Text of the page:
Constitutional Law

Issues to Watch

Facial Recognition Technology: First and Fourth Amendment Implications


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Facial Recognition Technology: First and Fourth Amendment Implications

Ashley Triplett*

On October 18, 2016, the Georgetown Law Center on Privacy & Technology released a report regarding the use of facial recognition technology in law enforcement agencies throughout the country.  Clare Garvie et al., The Perpetual Line-Up: Unregulated Police Face Recognition in America 1 (2016), https://www.perpetuallineup.org/sites/default/files/2016-12/The%20Perpetual%20Line-Up%20-%20Center%20on%20Privacy%20and%20Technology%20at%20Georgetown%20Law%20-%20121616.pdf.  According to the report, over 117 million American adults are subject to face scanning programs with their picture in a law enforcement database.  Id.  The report highlights the risks of such programs and calls for legislative oversight at the state and federal level.  See id. at 1–6.

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Issues to Watch

Taxing & the Internet: Is It Time to “Reevaluate” National Bellas Hess, Inc. v. Department of Revenue of Illinois?


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Taxing & the Internet: Is It Time to “Reevaluate” National Bellas Hess, Inc. v. Department of Revenue of Illinois?

Gregory Waterworth*

Marylanders pay taxes on purchases from Amazon.com, but do not pay taxes when shopping at Overstock.com. This arbitrary phenomenon stems from one source, National Bellas Hess, Inc. v. Department of Revenue of Illinois.  386 U.S. 753 (1967). Years ago—before the Internet, smart phones, or the ability to have an online order delivered within an hour—the Supreme Court drew a line in the sand.

Bellas Hess determined when a state can require a retailer to collect and remit taxes. Id. Bellas Hess, a clothing retailer based in Missouri, challenged an Illinois law that required out-of-state companies, such as Bellas Hess, to collect and remit taxes for in-state consumers. Id. Illinois argued that because the retailer advertised in the state and delivered orders via common carriers and mail, it had enough of a presence in the state to justify taxing. Id. at 754. The Court disagreed. Id. at 759–60. To the Court, Bellas Hess was an issue of interstate commerce and the ever popular dormant Commerce Clause. Id. The Court reasoned that allowing Illinois to require out-of-state sellers to collect taxes would be the equivalent of inviting every other locality nationwide to do the same. Id. Further, the Court warned that to do so would “entangle [Bellas Hess’s] interstate business in a virtual welter of complicated obligations to local jurisdictions with no legitimate claim to impose a fair share of the cost of the local government.” Id. at 759. Thus, the Court created a bright-line rule: no taxing, unless physical presence. Id. at 760. So why do Marylander’s pay taxes on purchases from Amazon.com, as opposed to Overstock.com? The answer is an Amazon.com warehouse on 2010 Broening Highway in Baltimore. (more…)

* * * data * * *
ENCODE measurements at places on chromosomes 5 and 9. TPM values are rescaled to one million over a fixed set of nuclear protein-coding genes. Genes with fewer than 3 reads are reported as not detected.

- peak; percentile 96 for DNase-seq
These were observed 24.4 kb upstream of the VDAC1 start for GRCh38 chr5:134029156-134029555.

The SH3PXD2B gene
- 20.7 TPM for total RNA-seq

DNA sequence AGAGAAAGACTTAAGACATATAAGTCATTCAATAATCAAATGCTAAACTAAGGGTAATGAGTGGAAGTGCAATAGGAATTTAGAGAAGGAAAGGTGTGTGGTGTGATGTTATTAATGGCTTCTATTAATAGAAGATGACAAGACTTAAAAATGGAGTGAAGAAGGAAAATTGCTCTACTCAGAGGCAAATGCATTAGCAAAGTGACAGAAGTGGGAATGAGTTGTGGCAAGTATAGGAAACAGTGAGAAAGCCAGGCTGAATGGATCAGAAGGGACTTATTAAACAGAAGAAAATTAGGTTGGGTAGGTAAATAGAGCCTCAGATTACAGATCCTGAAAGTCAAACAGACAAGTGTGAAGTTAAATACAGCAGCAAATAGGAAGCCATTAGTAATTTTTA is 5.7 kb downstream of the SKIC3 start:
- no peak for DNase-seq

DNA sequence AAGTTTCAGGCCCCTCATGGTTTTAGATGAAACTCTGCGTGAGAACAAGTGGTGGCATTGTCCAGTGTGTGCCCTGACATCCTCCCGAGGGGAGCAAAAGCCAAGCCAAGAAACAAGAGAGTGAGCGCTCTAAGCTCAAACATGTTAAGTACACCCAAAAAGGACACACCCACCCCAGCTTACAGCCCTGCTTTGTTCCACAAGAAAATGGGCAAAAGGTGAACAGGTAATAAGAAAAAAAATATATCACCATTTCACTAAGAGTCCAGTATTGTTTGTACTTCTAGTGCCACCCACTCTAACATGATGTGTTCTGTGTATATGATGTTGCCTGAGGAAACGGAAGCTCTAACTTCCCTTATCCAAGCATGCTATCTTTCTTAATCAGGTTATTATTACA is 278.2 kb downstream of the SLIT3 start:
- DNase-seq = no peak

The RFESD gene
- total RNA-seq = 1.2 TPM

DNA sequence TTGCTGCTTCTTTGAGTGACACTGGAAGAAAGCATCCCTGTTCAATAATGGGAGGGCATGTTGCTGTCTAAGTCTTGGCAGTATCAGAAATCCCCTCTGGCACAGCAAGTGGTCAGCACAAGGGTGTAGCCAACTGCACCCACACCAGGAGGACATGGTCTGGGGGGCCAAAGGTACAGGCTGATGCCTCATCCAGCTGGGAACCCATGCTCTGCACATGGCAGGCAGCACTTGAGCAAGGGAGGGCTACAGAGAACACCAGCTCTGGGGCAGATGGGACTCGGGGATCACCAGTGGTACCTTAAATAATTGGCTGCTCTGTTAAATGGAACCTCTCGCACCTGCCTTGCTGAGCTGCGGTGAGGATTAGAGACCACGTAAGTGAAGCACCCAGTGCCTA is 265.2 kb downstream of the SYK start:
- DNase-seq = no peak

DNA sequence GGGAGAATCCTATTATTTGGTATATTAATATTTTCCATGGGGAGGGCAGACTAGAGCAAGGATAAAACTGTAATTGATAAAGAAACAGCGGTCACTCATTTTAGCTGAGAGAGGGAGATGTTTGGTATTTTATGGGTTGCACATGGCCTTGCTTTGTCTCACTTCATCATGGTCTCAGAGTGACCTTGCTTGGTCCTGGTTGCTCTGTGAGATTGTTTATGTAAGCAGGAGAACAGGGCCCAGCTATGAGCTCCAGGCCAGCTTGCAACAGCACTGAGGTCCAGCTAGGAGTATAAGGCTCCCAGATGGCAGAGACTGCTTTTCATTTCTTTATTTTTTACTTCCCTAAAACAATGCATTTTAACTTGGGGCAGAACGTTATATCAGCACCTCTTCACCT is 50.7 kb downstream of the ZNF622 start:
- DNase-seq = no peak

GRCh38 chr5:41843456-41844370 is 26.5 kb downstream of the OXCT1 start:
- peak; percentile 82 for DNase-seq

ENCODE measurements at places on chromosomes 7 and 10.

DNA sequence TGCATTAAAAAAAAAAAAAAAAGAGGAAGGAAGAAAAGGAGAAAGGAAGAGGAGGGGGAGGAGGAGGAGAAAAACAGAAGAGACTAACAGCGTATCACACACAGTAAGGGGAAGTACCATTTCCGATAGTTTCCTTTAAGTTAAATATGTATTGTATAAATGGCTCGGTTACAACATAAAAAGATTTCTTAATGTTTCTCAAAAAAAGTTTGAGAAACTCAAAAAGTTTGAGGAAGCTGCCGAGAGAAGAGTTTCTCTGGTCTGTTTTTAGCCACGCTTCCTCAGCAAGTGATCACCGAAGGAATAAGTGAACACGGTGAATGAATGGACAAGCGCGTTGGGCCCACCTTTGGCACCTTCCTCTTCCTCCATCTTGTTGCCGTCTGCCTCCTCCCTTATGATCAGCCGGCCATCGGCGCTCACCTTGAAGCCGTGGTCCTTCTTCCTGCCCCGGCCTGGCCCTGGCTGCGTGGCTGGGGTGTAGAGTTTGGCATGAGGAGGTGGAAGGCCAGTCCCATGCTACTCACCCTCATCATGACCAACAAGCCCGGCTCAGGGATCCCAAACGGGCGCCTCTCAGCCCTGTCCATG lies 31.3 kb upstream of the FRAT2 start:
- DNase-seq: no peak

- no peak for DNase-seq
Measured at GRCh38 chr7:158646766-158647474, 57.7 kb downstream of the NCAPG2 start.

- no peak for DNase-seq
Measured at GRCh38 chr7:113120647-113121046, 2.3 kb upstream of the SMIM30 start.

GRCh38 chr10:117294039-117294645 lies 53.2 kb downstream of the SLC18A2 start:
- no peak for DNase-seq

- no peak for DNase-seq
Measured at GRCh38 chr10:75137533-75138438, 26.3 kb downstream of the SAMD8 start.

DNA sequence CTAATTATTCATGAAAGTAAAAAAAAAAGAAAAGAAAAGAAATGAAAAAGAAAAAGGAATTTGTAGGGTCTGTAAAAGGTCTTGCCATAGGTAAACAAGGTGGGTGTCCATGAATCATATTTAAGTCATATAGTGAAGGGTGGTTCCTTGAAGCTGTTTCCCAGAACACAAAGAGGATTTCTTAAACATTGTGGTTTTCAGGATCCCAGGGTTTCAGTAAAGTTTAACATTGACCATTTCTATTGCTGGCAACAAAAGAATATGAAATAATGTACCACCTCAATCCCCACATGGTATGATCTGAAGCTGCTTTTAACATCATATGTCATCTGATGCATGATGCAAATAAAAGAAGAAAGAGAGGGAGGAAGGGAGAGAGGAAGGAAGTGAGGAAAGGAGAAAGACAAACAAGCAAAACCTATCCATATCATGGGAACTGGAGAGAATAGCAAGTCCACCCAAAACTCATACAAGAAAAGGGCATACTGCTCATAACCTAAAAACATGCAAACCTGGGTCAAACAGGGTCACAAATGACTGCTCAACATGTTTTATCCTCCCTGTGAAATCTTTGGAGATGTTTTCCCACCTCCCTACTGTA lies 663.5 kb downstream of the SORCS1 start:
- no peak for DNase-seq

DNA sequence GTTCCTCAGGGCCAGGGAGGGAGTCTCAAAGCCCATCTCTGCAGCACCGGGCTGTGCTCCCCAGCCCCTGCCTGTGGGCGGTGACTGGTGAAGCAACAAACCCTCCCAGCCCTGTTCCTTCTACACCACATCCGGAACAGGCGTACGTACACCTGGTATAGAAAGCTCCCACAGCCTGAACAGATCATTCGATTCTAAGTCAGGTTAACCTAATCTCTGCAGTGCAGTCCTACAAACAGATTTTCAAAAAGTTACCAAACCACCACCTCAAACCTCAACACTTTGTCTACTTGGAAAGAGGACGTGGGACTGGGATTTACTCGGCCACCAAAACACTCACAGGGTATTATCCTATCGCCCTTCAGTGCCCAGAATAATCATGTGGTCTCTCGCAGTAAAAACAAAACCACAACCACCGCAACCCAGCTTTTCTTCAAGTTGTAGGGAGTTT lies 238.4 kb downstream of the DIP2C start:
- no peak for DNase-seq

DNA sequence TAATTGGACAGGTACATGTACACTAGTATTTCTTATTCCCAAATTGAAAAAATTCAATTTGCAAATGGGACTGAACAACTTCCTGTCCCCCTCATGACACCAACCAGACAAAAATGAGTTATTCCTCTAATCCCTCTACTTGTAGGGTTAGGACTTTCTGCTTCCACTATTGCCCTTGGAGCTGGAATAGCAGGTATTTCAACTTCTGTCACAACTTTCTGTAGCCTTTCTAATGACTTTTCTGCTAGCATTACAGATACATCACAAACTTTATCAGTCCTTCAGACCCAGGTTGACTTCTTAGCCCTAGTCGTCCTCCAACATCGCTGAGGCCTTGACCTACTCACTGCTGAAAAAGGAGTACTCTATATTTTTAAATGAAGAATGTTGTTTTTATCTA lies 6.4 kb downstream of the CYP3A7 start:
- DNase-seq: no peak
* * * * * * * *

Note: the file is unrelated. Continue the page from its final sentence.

Issues to Watch

The Constitutionality of Local and State Cash Bail Systems


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The Constitutionality of Local and State Cash Bail Systems

Marleigh Davis*

Lately there has been a push encouraging states to move away from fixed cash bail systems and the practice of jailing those who cannot pay.  Pete Williams, Justice Department Says Poor Can’t Be Held when They Can’t Afford Bail, NBC News (Aug.19, 2016, 5:10 PM), http://www.nbcnews.com/news/us-news/justice-department-says-poor-can-t-be-held-when-they-n634676.  The U.S. Justice Department took a stand on this issue in late August after filing a brief with the United States Court of Appeals for the Eleventh Circuit, alleging that the fixed cash bail practice is in violation of the Equal Protection Clause of the Fourteenth Amendment. Associated Press, Feds Say That It’s Unfair to Hold Poor Defendants if They Can’t Afford Bail, Fortune (Aug. 20, 2016, 7:37 PM), http://fortune.com/2016/08/20/poor-defendants-bail/.  The Justice Department argues that local courts that jail poor arrestees because they cannot pay bail are discriminating against the poor, thus violating the Equal Protection Clause.  Id.